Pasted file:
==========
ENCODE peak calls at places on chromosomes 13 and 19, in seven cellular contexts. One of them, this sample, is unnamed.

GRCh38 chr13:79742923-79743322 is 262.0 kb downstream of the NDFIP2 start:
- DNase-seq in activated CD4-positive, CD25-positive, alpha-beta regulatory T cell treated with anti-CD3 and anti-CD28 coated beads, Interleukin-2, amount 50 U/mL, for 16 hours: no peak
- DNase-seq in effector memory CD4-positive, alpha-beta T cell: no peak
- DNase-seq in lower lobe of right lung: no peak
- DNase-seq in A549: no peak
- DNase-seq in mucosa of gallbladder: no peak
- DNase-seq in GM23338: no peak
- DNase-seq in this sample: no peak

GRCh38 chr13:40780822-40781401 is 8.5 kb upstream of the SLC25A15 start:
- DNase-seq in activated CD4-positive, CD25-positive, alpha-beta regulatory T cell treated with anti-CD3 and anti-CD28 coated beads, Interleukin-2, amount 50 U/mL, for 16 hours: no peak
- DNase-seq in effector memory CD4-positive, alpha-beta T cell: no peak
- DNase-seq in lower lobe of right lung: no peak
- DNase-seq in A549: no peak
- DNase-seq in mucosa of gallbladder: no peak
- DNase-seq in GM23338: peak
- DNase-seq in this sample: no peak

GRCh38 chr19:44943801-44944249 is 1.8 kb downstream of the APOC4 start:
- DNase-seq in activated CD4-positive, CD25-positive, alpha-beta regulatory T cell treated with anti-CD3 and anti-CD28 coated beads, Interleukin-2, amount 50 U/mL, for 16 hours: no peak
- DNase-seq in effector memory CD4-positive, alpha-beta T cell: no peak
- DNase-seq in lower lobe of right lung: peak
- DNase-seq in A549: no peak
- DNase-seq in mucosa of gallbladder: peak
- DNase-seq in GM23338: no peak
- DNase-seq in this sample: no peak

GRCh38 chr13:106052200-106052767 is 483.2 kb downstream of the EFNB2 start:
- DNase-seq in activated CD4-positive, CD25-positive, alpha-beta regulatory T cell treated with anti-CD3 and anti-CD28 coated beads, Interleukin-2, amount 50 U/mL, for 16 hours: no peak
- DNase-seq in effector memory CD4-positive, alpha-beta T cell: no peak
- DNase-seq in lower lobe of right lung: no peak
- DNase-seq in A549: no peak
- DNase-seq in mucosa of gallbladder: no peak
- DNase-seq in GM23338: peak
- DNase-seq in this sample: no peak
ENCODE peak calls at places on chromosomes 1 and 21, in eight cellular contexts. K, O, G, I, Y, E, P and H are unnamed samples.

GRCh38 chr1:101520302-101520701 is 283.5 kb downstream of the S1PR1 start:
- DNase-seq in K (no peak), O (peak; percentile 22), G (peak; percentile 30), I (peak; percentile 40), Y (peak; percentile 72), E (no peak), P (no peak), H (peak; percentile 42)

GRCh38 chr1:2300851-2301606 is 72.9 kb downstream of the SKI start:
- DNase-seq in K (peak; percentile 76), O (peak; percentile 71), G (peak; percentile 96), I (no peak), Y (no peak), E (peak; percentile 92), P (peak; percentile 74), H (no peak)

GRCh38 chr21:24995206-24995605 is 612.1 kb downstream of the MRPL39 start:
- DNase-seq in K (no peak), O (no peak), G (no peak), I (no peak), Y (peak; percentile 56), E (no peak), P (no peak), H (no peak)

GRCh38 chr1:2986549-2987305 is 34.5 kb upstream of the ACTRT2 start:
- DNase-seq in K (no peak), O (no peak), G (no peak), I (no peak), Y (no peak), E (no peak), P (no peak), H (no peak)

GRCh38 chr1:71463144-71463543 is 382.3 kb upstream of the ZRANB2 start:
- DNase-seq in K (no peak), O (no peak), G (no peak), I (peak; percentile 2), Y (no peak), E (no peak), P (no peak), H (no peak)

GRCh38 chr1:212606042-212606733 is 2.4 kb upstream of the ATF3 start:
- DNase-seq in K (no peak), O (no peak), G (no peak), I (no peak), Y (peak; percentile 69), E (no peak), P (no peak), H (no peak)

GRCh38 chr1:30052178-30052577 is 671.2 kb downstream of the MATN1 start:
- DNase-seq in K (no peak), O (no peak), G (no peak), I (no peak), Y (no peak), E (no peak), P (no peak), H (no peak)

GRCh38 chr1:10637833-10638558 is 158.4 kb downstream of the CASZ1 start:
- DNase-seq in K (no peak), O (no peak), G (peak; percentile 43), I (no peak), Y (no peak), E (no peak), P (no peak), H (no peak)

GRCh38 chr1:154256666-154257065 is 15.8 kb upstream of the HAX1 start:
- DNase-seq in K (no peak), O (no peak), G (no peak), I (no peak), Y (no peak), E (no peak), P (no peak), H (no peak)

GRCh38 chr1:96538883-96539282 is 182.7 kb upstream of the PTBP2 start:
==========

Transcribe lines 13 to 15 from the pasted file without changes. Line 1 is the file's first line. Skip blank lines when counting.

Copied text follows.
- DNase-seq in lower lobe of right lung: no peak
- DNase-seq in A549: no peak
- DNase-seq in mucosa of gallbladder: no peak